The most intriguing lesson of the workshops was discovering the wonder of working intuitively. Over the course of the week I managed to evolve and let go of any preconceived idea of what my paintings may look like in the end. This is when the real work began, the artwork became something I actually liked and was proud of.  The medium, pigment, surface, energy and perhaps how much coffee I consumed controlled the process. As a representational artist, it was a challenging notion to let go. When I stopped forcing the horse to appear, my own work improved. It’s a unique feeling to switch into this gear of going by feel and driven by spontaneity.

cold wax, abstract art

“Etruscan Horse” 10×14″ oil and cold wax

It wasn’t until I was home and put the artwork on my shelf that I saw a waterfall, forest fire and basalt rock of the Columbia Gorge, which is how ‘Eagle Creek’ named itself. A friend pointed out a figure resembling an Etruscan style horse, which then named that image itself simply – “Etruscan Horse”. “Glow” was a slightly different process, where I used watercolor crayon to lay the form of a horse in, then wiped over and exposed different areas, till the image just felt right and she spoke to me as complete.

This work is completely different from anything I’ve ever completed. I had no idea I was even capable of producing abstract work, but there it is. Understandably some of my current collectors will love it, others will not. Change and evolving can be difficult to adjust to. Much like when your favorite musician releases a new album with a different sound, and you just don’t quite get it. However after a few listens, the same artist you love is there, and you can begin to appreciate the growth and courage it took to step outside their comfort zone.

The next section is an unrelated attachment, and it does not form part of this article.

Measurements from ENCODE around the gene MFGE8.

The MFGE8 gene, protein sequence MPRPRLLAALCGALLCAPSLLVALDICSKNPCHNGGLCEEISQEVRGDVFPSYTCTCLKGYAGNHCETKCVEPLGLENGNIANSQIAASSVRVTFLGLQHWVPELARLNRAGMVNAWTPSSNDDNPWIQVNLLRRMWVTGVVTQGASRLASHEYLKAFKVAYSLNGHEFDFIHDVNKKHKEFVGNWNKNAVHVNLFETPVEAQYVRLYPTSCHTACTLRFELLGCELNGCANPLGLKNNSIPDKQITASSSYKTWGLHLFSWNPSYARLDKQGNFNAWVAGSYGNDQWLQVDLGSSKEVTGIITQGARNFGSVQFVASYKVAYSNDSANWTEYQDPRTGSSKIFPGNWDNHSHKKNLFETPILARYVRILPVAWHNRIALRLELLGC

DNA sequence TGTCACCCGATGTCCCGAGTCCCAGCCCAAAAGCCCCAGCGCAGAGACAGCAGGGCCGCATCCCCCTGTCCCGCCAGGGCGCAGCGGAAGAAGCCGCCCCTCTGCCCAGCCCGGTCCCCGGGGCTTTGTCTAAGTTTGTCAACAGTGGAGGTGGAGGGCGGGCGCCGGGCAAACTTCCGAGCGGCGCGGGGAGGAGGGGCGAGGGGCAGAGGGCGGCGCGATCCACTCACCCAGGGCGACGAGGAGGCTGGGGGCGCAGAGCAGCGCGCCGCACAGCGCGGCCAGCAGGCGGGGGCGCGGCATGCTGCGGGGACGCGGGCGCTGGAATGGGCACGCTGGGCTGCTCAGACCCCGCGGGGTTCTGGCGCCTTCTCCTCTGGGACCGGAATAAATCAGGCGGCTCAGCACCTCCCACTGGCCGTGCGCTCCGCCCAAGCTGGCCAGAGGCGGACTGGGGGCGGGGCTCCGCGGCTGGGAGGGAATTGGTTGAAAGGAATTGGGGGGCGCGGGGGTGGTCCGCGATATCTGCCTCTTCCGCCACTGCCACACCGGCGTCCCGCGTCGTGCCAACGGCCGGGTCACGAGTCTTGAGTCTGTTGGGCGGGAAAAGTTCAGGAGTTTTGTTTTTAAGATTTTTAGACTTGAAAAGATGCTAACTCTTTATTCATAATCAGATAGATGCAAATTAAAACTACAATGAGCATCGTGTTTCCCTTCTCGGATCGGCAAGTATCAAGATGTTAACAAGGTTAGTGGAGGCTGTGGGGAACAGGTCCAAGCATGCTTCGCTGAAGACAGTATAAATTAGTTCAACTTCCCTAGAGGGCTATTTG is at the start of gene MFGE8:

Pigathius Lee


haflinger, equine art, oil on panel, “Pigathius Lee” 8×10, oil on panel

Available via Daily Paintworks, HERE

Titles for paintings don’t always come easy. One of my favorite models; Ruby the Haflinger,  is sometimes affectionately known in the barn as ‘Miss Piggy’. However, I wasn’t sure if calling this painting Miss Piggy would correctly characterize the grace that Ruby is able to carry off. She is one of my favorite models, a real ham, she can go from exuding incredible elegance, to contorting her body in some weird pretzel, in seconds flat, just so she can get a better chance of scoring a delightful (low-calorie) treat. In all my years of meeting horses for models, I’ve honestly never met a character quite like her.

I set off doing some quick online research hoping I would get led down a successful titling a painting rabbit hole, ending up on the Wikapedia page for the real Miss Piggy. It turns out in Muppets episode 116,  Piggy explains that her name “is short for “Pigathius”, “from the Greek, meaning ‘river of passion'” . In another episode she is referred to as Piggy Lee. So the two together, Bingo! there is my title! I personally love this study of her, it exemplifies her grace, yet there is subtle humour in the title.

Musings on Evolution as an Artist

equine art, Jennifer Pratt, contemporary art,

Mayday Emerge Series, 24×36, oil on gallery depth canvas, work in progress, or maybe done???

Many years ago, I think around 2003?? I had an experience I have not forgotten while I was exhibiting as an art vendor at a local horse show back in Ontario.  An older man came to my booth, he perused my artwork then stated quite bluntly ‘Where is the YOU in this work?’  He muttered a few more words then left, obviously not impressed. Back then, I remember being quite offended, I just wanted him to leave my booth, my feathers were quite ruffled over the nerve to offer his unsolicited criticism that my artwork lacked my personal authenticity. (If you are unfamiliar with the artwork I produced back then, HERE is a link.)